Interview on 5AA Breakfast with David Penberthy and Will Goodings
David Penberthy: There's more than a degree of consternation in some of South Australia's biggest export industries about repercussions about how we’re threatened and are being followed through on by the Chinese government due to the fact Australia saw fit to lead an international campaign to investigate the origins of coronavirus. You would have thought pretty inoffensive thing to have asked, to have done, given not only has it killed millions of people around the world, but it has killed economies right around the world as well. That said, there were threats in the early stages that this would mean bad things for Australian export markets. And the reality has been that we're seeing that now play out.
The latest, that the China Alcoholic Drinks Association asked the Chinese Ministry of Commerce to impose retrospective tariffs on Australian wines. Wine makers have also heard from Chinese importers that an informal message has been sent from authorities asking them to stop importing several Australian goods, including wine, from November 6. It's not just wine, though — the multi-billion-dollar copper mining sector is also concerned there were reports it could be a target, along with sugar, timber, barley, coal, lobsters. The lobster industry in the South East is watching this closely, they have concerns that they could be next. Senator Simon Birmingham joins us. Minister, good morning to you.
Simon Birmingham: Hello guys. It's good to be with you.
David Penberthy: What's your assessment of this as the Federal Minister for Trade? How serious do you think China is about attacking these sectors of our economy?
Simon Birmingham: Well, the ongoing reports that we're getting from industry and a range of different news sources are deeply troubling, and there's no denying or getting away from that fact. There's a lot of inconsistency in what we see and hear as well — Chinese official government statements denying any coordinated effort being taken against Australia, they deny any discriminatory actions that are being taken. But that doesn't seem to be what industry is seeing and hearing at present. And ultimately the proof will be in the pudding. If there are no such discriminatory actions in place, then we should be able to resolve the issues that some of our seafood producers have found in terms of the clearance through customs, which should not see a disruption to our wine exports to China. So we hope that the Chinese government is true to its word and that these issues can be resolved, but there's no denying the fact that the range and extent of concerns that industry are hearing is deeply troubling.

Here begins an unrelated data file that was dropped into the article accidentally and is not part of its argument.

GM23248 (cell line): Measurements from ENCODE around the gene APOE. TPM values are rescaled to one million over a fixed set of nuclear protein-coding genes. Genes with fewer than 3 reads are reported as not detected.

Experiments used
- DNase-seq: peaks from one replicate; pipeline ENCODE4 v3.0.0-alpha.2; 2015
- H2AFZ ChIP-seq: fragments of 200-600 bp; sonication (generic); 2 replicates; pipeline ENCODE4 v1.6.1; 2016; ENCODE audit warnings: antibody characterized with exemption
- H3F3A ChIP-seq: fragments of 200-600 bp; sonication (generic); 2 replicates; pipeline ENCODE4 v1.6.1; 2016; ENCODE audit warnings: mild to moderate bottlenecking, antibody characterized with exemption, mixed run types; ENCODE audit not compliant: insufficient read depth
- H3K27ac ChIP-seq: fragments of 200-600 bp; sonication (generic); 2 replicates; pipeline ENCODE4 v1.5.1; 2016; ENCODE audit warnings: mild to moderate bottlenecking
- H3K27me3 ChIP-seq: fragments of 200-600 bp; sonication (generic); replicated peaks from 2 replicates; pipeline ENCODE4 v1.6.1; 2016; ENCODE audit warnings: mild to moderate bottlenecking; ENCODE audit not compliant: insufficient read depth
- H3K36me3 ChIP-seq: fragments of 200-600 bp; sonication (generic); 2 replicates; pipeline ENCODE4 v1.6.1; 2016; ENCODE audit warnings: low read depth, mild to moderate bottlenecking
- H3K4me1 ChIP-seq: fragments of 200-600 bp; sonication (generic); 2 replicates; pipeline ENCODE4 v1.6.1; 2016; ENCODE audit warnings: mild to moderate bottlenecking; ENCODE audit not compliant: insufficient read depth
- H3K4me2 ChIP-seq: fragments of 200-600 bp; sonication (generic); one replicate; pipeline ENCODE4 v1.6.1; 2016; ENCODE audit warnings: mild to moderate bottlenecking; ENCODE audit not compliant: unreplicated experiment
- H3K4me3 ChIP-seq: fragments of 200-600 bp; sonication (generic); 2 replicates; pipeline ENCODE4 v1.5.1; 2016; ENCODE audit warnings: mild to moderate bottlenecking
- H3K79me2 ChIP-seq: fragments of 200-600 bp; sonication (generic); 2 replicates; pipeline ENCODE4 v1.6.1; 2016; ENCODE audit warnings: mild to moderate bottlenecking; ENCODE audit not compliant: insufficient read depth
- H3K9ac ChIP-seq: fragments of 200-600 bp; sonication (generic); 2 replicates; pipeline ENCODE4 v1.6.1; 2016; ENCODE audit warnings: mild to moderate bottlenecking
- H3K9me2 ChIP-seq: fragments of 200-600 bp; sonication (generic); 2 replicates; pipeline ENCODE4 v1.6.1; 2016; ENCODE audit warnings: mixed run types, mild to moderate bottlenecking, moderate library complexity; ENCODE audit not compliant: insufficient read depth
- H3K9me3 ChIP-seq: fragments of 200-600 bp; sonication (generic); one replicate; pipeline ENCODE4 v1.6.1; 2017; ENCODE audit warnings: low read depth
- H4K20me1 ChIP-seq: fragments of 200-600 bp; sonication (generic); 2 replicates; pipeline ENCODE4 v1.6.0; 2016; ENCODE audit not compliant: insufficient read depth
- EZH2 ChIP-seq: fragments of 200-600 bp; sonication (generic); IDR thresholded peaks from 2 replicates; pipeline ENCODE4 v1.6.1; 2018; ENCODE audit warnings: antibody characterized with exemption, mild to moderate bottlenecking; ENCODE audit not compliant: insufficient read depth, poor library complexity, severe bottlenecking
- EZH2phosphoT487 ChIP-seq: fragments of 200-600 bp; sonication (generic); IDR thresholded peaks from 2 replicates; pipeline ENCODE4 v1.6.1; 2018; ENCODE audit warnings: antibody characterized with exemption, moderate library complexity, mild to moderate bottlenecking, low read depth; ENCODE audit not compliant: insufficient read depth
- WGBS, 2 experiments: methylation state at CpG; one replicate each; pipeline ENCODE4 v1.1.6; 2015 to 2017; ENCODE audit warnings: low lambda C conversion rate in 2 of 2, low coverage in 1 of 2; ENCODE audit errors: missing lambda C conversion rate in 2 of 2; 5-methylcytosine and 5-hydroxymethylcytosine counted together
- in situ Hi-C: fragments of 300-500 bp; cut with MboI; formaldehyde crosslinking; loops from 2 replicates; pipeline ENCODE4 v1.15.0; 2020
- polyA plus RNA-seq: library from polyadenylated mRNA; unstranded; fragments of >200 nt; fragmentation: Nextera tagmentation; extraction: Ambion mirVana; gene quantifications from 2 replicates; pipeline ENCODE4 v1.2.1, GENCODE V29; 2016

David Penberthy: Some of the accusations against Australian industry and the role the Federal Government plays in supporting them has been absolutely outrageous. I mean, one of them was the suggestion there’s been dumping in the wine industry, which is the exact opposite way in which that industry works. If some of these spurious claims end up resulting in tariffs or some other form of trade protection, what's the mechanism by which that can be addressed? Does the WTO have a role to play here?
Simon Birmingham: So ultimately, if China goes down the path with the wine industry as they have with our barley industry of applying dumping duties or anti-dumping duties, and claiming falsely that there are extensive subsidies in those sectors, then yes, we can proceed through to the World Trade Organization with a dispute there. We’ve undertaken WTO disputes with some of our closest friends and partners that are like Canada and India, and so there would be nothing exceptional about us doing that with China — and we do reserve all our rights in that regard. Some of the other issues that we're facing are a little trickier in terms of the fact that there's an opaqueness to some of the issues that are being raised. The industry claims that buyers are I think we're being told not to purchase Australian goods, and, you know, that sort of coercive action by another country in interfering in the private arrangement between businesses would be another level of concern and that's why we pleasingly note that China denies such actions have taken place. And we will be monitoring what happens in terms of those trade flows very closely to hopefully see that they live up to their word.
David Penberthy: Senator, do you think that, philosophically, we need to have a broader think as a nation about whether we are too overly dependent on a country whose system of government and manner of behaviour doesn't exactly gel with ours? And start looking for different trade partners?
Simon Birmingham: We as a government have sought to open as many doors as we possibly can for Australian businesses, and that's why we've done trade deals not just with China over the last seven years, but also Japan, Korea, Indonesia, through the trans-Pacific partnership with Vietnam, Canada, Mexico — why we’re pursuing agreements with the EU and the UK and have a comprehensive economic strategy for our engagement with India. So, it’s all about giving Australian businesses, the maximum number of choices.